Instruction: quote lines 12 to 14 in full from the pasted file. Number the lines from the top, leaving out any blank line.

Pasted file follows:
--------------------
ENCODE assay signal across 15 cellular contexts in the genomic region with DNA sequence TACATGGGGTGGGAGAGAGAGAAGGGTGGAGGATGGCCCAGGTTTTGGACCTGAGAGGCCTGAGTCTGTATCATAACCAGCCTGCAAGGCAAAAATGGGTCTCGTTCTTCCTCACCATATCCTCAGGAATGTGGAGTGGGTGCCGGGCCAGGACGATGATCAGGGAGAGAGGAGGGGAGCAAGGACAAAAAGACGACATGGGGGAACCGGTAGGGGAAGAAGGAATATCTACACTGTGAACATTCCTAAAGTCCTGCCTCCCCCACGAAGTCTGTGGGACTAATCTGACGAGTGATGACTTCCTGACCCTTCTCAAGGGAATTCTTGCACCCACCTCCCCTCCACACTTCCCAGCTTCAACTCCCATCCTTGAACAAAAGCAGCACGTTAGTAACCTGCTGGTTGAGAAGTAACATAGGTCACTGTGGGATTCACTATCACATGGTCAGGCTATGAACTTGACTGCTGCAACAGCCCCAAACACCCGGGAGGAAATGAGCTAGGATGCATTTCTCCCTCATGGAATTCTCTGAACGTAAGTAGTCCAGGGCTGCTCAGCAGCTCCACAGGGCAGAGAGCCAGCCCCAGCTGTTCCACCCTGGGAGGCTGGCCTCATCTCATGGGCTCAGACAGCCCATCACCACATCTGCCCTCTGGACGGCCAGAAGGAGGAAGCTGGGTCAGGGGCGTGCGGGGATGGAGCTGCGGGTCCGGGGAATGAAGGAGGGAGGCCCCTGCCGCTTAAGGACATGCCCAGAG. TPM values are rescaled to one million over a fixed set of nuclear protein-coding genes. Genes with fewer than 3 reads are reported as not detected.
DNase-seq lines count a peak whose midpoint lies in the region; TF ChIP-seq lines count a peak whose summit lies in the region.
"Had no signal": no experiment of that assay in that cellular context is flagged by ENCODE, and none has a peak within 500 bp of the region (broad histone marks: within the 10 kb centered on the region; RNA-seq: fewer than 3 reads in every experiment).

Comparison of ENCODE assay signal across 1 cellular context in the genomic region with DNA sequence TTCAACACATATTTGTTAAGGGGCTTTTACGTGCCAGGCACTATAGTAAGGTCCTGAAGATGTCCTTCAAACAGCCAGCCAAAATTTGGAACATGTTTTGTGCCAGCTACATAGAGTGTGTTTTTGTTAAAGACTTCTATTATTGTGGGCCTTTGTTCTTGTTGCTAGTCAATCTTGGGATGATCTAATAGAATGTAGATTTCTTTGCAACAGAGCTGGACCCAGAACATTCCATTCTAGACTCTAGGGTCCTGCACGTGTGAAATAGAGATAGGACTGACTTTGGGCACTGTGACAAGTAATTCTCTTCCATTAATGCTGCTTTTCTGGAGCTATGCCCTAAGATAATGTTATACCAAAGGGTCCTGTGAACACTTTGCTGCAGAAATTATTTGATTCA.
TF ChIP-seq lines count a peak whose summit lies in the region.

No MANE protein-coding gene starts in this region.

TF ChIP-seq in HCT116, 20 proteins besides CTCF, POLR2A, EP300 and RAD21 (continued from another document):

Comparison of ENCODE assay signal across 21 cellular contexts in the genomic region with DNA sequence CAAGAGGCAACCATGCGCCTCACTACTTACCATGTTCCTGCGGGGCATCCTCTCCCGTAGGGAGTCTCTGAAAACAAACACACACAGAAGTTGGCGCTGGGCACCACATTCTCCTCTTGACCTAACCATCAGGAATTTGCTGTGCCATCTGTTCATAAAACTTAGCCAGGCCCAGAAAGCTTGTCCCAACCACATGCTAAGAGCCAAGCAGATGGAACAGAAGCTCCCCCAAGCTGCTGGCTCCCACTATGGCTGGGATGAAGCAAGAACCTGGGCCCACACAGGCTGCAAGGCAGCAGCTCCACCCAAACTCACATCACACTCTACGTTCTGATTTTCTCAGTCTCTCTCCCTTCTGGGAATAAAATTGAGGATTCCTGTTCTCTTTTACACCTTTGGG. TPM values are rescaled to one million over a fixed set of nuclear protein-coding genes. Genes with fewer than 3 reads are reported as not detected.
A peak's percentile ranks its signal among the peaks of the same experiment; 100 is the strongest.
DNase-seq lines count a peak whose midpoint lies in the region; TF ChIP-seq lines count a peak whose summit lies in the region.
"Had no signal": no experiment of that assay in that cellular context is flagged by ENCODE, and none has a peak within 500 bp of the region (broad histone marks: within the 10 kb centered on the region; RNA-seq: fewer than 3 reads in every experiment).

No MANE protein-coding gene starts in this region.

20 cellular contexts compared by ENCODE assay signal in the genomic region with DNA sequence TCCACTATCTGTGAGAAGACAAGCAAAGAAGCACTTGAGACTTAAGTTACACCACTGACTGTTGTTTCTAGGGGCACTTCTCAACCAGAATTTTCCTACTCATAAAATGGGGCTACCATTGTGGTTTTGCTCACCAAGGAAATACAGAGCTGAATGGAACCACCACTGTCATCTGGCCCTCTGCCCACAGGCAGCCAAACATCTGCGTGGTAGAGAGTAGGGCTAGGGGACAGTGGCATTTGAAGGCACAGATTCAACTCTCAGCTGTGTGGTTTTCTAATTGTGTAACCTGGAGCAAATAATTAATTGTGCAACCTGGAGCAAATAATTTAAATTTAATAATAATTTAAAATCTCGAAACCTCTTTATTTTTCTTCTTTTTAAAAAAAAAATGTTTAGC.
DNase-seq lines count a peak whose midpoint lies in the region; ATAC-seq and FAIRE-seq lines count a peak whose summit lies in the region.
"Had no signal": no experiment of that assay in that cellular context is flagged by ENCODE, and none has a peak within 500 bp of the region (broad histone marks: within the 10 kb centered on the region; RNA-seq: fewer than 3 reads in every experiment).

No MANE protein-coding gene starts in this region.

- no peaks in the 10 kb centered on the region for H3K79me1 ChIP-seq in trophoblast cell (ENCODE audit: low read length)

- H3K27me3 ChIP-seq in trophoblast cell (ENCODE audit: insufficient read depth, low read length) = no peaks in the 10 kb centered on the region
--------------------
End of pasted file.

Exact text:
No MANE protein-coding gene starts in this region.

20 cellular contexts compared by ENCODE assay signal in the genomic region with DNA sequence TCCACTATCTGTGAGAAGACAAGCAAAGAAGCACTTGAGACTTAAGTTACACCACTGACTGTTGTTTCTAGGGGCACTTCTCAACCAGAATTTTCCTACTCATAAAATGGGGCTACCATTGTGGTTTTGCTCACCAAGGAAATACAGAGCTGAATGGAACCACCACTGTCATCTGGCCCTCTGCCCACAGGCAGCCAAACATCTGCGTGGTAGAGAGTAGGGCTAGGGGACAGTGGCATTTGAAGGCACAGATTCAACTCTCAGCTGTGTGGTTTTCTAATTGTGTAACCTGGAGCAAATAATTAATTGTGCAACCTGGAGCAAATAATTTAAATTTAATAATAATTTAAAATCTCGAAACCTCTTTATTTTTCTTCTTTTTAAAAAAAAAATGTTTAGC.
DNase-seq lines count a peak whose midpoint lies in the region; ATAC-seq and FAIRE-seq lines count a peak whose summit lies in the region.